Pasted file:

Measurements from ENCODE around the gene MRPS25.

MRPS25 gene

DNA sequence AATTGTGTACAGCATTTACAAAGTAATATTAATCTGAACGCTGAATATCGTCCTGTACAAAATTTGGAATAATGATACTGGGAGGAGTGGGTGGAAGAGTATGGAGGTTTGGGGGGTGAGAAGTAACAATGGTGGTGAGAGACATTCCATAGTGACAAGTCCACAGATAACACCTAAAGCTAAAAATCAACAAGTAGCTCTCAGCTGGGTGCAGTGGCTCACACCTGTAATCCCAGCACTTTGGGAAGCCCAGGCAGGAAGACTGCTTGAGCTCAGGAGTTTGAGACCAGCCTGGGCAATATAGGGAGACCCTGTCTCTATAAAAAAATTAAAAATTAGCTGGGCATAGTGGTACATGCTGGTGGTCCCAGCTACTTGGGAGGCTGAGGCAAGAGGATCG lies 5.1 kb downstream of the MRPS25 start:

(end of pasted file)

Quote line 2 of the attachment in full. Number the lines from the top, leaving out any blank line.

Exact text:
MRPS25 gene